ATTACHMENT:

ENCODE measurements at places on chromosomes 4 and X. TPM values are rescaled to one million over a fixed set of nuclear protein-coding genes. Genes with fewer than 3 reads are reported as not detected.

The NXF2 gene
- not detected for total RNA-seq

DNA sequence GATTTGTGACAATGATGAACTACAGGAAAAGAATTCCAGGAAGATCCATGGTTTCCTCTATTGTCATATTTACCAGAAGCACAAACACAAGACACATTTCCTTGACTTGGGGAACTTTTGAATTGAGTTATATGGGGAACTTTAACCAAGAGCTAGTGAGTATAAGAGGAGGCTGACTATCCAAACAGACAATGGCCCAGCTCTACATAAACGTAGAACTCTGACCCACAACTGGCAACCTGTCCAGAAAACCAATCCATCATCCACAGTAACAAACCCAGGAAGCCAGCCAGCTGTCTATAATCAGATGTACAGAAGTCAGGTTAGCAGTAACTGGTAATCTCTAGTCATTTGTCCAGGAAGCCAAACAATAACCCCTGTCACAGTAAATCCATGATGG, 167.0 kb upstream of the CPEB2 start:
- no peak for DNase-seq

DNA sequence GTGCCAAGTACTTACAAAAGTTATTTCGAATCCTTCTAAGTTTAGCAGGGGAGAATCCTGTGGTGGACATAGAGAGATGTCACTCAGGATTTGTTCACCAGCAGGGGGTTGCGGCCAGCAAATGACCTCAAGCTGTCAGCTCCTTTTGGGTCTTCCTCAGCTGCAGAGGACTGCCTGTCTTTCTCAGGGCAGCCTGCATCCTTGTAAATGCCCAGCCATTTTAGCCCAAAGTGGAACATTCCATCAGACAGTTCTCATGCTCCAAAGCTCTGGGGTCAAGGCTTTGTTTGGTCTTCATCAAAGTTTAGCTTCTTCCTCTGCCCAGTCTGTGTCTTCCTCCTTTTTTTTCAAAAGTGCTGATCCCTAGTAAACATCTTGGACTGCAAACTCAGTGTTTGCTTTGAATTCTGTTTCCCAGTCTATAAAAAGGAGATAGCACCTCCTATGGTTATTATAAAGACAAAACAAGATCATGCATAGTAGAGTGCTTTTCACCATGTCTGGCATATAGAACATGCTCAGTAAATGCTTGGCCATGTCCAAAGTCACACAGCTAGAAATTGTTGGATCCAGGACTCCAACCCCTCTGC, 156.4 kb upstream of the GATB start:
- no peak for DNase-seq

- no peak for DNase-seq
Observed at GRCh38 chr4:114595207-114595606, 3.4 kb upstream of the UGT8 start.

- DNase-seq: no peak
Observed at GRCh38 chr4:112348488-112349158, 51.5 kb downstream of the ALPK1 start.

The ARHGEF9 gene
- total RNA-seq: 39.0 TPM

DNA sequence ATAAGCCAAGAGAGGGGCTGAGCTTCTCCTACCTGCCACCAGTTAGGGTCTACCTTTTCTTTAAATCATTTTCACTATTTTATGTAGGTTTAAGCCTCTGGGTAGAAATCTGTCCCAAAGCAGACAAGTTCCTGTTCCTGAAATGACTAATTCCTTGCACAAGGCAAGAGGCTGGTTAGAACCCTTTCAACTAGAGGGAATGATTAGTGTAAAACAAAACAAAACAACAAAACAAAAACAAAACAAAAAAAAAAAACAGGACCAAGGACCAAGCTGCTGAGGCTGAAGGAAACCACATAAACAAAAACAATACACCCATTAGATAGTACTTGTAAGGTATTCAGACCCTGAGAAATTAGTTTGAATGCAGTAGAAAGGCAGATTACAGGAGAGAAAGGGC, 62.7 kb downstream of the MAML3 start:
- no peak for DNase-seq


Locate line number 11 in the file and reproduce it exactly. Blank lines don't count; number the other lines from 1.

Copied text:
Observed at GRCh38 chr4:112348488-112349158, 51.5 kb downstream of the ALPK1 start.